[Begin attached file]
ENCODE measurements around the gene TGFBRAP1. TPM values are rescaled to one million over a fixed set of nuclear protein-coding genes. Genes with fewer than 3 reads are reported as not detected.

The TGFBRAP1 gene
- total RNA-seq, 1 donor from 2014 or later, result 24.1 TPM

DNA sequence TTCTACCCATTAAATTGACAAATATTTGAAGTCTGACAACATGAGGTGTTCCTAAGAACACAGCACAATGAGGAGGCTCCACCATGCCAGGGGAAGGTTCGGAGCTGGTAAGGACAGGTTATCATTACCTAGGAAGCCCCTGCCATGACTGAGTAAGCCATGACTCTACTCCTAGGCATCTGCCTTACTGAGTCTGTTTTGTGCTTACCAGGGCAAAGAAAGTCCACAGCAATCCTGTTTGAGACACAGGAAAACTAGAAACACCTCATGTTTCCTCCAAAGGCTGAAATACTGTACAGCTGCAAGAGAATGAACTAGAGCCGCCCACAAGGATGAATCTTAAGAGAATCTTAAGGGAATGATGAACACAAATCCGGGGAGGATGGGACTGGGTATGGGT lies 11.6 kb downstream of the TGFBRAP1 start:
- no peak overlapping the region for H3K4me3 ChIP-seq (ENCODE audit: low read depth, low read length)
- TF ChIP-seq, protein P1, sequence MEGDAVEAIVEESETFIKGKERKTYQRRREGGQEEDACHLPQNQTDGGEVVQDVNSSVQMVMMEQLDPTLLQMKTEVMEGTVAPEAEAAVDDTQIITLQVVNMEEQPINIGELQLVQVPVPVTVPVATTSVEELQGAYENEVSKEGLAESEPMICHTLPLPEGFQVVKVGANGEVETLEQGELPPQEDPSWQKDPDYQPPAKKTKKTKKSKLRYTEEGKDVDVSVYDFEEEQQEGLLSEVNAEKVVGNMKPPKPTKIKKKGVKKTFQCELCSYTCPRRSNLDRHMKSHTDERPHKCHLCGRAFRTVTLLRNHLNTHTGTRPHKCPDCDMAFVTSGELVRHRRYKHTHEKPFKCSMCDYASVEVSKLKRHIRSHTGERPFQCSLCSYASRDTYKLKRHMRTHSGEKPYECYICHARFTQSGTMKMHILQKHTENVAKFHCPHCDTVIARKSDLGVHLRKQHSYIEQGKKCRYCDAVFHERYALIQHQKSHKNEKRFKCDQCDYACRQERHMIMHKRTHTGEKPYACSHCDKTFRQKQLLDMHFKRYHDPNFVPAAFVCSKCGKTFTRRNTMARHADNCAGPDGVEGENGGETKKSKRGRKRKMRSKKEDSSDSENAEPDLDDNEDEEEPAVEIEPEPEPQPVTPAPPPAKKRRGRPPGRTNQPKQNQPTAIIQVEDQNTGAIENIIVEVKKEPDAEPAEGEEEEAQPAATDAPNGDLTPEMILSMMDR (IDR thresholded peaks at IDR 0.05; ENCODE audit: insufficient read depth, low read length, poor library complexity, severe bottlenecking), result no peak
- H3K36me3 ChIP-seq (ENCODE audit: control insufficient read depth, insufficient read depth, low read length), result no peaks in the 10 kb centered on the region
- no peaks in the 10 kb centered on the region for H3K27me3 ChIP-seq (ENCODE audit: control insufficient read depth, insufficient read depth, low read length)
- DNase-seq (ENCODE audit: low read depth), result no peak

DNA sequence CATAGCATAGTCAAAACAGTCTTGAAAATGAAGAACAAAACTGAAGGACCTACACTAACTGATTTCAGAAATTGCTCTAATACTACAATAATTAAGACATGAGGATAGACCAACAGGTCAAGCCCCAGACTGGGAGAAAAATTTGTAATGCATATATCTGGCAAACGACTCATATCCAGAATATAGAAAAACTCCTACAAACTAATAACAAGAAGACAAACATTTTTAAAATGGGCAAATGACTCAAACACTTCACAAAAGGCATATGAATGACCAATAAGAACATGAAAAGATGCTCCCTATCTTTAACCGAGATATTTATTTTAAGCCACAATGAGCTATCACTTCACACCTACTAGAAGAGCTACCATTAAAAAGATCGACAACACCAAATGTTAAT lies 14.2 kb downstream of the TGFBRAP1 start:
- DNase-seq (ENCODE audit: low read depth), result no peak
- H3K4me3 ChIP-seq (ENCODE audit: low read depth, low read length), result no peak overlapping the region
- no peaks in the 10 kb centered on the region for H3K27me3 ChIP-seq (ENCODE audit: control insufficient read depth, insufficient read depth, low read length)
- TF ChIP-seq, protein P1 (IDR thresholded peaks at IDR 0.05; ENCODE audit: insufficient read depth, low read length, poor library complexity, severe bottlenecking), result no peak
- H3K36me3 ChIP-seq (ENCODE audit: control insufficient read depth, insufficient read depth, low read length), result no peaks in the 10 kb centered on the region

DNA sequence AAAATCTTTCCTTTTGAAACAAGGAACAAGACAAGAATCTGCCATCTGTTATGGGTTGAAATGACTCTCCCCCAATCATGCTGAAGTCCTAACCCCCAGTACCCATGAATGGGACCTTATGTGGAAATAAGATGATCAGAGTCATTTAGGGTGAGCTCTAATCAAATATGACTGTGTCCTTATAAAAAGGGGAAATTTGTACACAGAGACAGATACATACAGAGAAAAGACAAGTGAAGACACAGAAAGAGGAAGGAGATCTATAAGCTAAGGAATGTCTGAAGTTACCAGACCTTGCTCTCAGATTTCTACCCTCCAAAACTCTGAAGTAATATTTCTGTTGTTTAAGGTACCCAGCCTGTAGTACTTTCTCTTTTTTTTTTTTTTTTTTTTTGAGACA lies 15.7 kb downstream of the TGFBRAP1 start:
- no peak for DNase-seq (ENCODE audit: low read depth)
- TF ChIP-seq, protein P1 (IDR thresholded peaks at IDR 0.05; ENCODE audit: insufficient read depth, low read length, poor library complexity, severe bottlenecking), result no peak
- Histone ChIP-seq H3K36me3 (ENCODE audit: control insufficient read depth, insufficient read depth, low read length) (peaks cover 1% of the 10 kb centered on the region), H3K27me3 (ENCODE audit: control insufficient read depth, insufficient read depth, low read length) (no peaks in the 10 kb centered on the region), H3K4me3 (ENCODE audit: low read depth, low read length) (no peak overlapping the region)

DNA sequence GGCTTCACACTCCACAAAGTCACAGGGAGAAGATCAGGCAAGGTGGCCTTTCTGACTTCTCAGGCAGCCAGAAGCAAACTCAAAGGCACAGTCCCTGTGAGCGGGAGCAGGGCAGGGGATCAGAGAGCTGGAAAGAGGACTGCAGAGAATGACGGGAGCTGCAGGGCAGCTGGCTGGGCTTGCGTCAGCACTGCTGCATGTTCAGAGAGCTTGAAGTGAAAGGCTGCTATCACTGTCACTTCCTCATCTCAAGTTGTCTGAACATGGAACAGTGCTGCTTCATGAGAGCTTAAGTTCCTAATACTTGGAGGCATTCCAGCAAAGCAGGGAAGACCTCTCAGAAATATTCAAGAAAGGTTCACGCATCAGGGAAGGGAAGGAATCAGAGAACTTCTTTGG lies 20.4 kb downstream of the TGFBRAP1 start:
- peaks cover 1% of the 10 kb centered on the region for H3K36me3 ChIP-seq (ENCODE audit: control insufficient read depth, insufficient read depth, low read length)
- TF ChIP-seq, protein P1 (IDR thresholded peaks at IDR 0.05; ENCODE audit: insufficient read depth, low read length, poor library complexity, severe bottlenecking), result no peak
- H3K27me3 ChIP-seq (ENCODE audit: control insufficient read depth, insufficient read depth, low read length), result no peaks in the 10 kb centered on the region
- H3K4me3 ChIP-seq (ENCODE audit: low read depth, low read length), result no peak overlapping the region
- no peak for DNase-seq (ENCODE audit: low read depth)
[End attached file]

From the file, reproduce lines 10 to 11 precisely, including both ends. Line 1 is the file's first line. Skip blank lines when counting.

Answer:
DNA sequence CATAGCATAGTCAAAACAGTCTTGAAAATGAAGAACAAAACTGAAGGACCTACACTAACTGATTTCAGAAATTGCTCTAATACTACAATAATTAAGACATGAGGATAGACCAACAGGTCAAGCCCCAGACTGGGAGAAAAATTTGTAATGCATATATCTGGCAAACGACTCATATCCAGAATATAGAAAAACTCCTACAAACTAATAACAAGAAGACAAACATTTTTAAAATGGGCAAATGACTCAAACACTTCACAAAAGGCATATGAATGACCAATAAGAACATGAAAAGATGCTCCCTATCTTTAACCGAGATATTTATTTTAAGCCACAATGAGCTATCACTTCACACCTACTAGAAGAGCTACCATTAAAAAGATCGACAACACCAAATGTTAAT lies 14.2 kb downstream of the TGFBRAP1 start:
- DNase-seq (ENCODE audit: low read depth), result no peak